The self-destructive urge leads Nixon to make a late-night phone call to Frost, a drunken outpouring of raw emotion and vitriol that is perhaps the most incendiary sequence in the film. "I wanted to dramatize the idea of Nixon handing Frost the sword in which he slays himself," Morgan says. "In a drunken moment, he phones his nemesis and galvanizes him into redoubling his efforts, which of course bring about Nixon's downfall."
It's always a pleasure to interview Morgan, because he's so eager to talk about the drama inherent in his stories. He only clams up when I ask why he's so drawn to the idea of two characters, the grasping arriviste and the vulnerable elder. "I suppose I use the young upstart as the person who can take us, the audience, into the world of the story," he says. "I guess it's a way of showing that everyone is worthy of some kind of redemption, that we shouldn't be so brutally chastised for our imperfections."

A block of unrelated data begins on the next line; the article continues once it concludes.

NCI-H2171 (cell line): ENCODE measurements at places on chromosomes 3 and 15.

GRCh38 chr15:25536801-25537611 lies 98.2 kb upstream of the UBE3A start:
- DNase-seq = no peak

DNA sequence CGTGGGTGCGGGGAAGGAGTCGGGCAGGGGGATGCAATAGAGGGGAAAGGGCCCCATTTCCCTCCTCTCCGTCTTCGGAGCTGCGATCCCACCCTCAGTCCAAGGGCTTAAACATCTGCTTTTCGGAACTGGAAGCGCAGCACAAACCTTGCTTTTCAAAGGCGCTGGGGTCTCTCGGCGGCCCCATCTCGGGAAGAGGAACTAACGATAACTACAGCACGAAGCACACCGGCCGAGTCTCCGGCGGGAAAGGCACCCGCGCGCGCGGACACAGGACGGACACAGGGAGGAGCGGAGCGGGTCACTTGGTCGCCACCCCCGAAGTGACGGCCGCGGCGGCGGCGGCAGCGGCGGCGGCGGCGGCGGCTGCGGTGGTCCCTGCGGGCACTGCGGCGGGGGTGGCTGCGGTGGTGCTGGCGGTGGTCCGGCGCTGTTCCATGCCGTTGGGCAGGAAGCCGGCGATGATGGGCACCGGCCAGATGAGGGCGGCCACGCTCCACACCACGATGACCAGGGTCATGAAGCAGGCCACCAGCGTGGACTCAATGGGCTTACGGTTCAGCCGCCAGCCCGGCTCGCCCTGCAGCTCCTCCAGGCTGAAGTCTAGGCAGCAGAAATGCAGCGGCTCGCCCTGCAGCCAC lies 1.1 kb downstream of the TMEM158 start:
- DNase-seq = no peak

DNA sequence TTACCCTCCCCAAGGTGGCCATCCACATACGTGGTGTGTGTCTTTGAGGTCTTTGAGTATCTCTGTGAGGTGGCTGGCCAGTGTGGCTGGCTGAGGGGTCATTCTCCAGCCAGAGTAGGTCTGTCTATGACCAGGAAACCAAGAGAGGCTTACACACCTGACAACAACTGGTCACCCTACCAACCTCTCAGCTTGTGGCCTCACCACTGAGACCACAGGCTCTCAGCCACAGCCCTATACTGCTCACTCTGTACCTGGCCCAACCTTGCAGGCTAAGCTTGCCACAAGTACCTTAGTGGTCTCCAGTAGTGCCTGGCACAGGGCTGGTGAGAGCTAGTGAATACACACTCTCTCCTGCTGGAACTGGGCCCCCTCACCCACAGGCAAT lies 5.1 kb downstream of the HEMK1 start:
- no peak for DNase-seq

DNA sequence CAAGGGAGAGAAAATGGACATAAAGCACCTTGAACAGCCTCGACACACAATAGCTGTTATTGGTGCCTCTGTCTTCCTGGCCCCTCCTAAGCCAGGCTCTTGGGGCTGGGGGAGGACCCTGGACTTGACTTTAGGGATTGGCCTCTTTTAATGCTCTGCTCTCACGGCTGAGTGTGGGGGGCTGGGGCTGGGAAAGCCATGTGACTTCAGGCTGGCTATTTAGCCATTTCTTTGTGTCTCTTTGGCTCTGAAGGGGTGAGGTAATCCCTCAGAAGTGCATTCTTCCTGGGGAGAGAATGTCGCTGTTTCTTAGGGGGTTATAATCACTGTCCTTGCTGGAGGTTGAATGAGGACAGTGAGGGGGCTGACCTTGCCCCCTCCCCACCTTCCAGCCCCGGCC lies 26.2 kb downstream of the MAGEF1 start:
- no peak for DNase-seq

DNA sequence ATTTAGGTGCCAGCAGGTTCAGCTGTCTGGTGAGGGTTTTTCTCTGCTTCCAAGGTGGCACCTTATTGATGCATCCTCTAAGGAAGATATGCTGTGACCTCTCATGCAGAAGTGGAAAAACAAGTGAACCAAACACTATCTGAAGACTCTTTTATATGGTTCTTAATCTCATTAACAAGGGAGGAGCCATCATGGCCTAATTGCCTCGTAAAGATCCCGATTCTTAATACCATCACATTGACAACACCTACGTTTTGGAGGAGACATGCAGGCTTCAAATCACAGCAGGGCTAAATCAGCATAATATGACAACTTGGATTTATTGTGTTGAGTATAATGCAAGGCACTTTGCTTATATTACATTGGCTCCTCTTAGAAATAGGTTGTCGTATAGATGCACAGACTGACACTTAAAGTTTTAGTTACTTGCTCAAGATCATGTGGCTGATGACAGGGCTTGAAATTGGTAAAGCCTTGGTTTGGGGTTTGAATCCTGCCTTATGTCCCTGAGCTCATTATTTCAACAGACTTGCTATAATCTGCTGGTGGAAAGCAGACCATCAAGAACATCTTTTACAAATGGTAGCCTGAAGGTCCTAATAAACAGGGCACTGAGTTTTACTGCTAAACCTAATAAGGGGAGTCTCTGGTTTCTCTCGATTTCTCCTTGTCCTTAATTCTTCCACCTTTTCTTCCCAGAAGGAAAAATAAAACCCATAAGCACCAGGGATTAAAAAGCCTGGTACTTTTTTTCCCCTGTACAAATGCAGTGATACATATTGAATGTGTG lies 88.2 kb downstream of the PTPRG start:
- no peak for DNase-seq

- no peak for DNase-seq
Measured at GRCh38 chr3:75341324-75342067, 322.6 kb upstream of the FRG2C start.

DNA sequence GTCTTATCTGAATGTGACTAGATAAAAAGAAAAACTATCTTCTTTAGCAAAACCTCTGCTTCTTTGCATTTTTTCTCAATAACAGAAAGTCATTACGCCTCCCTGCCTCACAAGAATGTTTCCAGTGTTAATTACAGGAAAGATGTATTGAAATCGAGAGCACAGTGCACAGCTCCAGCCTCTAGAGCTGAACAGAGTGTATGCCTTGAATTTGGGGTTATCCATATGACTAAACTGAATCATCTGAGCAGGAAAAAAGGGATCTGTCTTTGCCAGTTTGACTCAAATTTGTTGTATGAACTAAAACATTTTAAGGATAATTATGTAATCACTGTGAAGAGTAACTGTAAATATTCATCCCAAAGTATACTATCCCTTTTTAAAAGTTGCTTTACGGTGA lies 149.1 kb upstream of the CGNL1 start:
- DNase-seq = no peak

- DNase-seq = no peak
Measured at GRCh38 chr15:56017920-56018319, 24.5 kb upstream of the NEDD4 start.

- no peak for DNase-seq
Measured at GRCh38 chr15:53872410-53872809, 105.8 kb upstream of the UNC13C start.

Then he falls silent. "I hope you'll take this the right way, but I really don't like talking about it. I don't want to become too self-conscious--it's why I never read reviews, even the good ones. If you start to analyze what you do, it can paralyze you. I'm very happy for others to engage in conjecture, but if I was ever conscious of what I'm thinking about when I'm writing, oh my God, I'd be totally lost."
Photo of Frank Langella and Ron Howard on the set of "Frost/Nixon" by Ralph Nelson / Universal Pictures